This urban creek is surprisingly attractive and natural looking, despite its close proximity to Gainesville. The creek drains Newnan’s Lake (a 6,000-acre lake west of the city) from the south on its way to Paynes Prairie and Orange Lake. Historically, the river drained into Paynes Prairie state preserve, providing the Prairie basin with much needed water. But in the early 1940s, Camp’s Canal was constructed by the Camp family to divert most of the water to Orange Lake in order to block Prairie Creek from flooding the Prairie. Today, bass fisherman and fish camp owners along the lake put pressure on the State to maintain this diversion to the Lake under the assumption that the diverted water is important for healthy bass fishing. Paynes Prairie enthusiasts, meanwhile, fight for more Creek water to be allowed into the preserve, as it had historically done.
After leaving the put-in point, the creek twists and turns through a floodplain forest. A water control structure is found on the west side as the creek straightens out into Camp’s Canal. This structure lets some of the water to continue flowing into the Prairie.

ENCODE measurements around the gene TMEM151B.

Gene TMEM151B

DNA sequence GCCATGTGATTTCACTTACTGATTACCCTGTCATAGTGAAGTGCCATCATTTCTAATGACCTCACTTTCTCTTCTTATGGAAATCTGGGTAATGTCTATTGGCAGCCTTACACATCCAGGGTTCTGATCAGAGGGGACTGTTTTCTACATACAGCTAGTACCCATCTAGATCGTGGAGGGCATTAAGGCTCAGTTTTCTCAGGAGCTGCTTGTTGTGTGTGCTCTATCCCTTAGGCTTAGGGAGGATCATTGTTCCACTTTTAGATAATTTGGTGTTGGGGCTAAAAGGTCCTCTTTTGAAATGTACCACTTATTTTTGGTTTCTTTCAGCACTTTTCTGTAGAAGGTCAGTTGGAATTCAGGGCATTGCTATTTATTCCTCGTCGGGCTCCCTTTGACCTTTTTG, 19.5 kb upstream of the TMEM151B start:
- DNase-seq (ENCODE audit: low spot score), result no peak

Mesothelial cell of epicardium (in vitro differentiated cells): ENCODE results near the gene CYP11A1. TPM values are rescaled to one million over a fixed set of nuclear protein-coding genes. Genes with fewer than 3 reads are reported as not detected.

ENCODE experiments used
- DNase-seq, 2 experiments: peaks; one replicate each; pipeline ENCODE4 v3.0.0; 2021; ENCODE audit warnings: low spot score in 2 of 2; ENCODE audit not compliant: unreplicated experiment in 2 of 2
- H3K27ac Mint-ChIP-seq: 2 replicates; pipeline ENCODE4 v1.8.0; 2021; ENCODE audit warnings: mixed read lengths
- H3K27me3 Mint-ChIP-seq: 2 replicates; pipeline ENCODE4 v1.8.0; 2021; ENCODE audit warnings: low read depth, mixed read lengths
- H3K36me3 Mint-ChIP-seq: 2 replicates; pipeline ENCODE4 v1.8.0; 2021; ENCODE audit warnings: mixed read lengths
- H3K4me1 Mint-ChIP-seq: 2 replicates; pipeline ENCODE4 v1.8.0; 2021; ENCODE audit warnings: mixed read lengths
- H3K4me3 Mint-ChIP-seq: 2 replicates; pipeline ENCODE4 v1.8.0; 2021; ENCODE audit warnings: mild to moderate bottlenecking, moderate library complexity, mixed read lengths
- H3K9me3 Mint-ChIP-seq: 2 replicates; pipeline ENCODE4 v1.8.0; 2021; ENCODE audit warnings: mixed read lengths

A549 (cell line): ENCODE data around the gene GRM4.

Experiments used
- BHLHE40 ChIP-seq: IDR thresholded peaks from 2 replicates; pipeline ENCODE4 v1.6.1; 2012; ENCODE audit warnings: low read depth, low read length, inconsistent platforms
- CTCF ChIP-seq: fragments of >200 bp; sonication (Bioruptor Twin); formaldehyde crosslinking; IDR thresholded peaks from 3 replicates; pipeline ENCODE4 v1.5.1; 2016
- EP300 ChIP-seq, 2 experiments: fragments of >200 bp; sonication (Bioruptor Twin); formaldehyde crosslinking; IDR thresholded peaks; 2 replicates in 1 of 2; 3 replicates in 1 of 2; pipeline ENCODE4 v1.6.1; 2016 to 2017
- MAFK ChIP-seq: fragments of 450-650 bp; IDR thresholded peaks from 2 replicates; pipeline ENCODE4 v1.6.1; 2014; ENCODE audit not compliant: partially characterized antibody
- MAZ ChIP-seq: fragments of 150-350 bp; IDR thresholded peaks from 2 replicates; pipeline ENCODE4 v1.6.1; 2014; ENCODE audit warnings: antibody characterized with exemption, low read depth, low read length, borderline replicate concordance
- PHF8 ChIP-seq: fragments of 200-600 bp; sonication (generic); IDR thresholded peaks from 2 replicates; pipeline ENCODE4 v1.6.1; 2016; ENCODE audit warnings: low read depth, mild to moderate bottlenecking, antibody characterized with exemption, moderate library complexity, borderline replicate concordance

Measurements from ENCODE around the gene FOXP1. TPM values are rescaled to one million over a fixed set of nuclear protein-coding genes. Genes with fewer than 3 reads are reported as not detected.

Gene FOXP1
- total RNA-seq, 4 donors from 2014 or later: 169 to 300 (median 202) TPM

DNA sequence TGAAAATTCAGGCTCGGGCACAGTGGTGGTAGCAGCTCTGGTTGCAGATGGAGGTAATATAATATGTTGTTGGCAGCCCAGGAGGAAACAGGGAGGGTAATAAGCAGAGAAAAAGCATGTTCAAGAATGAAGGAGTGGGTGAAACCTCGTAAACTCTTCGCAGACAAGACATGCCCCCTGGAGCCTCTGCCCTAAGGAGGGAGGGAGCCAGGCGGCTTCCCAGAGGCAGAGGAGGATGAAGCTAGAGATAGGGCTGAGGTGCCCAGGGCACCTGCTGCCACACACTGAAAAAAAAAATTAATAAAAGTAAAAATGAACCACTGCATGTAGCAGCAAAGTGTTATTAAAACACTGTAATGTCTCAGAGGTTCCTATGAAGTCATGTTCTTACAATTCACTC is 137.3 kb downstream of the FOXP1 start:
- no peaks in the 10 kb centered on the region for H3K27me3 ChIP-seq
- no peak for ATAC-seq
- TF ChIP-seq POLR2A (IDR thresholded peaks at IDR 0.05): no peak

I have canoed the creek several times, and am impressed by the large cypress trees that force the canoeist to wind around them, the large number of alligators in the adjacent marshes, the Great Blue Herons, and the two large hoot owls I saw in a tree just a few feet above my canoe on an early morning trip with my parents. That’s me, canoeing down the Creek, in the photo at left.
The distance of the run is 4.4 miles, and takes about two to three hours to paddle.